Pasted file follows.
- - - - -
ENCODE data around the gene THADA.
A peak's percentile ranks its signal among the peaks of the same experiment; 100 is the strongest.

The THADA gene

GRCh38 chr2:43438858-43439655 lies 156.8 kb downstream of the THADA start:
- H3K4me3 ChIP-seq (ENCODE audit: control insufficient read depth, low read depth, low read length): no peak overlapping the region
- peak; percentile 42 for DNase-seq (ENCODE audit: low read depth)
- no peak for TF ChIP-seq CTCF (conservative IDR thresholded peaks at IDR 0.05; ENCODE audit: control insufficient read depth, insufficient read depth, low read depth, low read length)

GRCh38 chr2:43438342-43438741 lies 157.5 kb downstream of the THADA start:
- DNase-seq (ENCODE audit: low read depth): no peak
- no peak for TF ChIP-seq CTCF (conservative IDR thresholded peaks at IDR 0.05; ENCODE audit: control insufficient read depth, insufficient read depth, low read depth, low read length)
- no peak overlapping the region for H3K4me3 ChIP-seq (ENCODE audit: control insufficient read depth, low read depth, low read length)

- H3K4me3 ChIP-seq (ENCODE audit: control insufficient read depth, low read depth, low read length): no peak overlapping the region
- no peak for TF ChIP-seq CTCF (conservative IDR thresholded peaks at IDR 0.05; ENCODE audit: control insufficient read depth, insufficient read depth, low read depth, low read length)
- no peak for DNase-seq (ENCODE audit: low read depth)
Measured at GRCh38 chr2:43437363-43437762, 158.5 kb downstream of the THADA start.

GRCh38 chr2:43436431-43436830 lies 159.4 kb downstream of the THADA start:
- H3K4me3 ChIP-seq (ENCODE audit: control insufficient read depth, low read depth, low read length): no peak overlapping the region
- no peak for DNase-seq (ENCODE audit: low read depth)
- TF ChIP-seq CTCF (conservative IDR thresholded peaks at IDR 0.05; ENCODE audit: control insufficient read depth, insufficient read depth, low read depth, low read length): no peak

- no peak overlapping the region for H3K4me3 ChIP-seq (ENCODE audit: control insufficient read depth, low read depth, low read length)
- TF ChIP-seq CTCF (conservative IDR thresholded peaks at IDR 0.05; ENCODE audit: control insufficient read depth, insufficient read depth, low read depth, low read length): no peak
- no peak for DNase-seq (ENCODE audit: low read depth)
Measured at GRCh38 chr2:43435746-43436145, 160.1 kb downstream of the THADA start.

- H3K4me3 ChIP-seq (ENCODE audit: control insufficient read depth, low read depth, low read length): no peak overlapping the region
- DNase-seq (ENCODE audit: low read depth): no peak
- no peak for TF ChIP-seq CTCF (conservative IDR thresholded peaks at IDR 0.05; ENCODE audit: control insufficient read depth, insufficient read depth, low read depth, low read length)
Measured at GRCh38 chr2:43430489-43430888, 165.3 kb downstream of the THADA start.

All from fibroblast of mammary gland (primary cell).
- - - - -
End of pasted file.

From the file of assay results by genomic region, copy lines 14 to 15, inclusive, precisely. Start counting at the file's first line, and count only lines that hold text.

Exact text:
- no peak for DNase-seq (ENCODE audit: low read depth)
Measured at GRCh38 chr2:43437363-43437762, 158.5 kb downstream of the THADA start.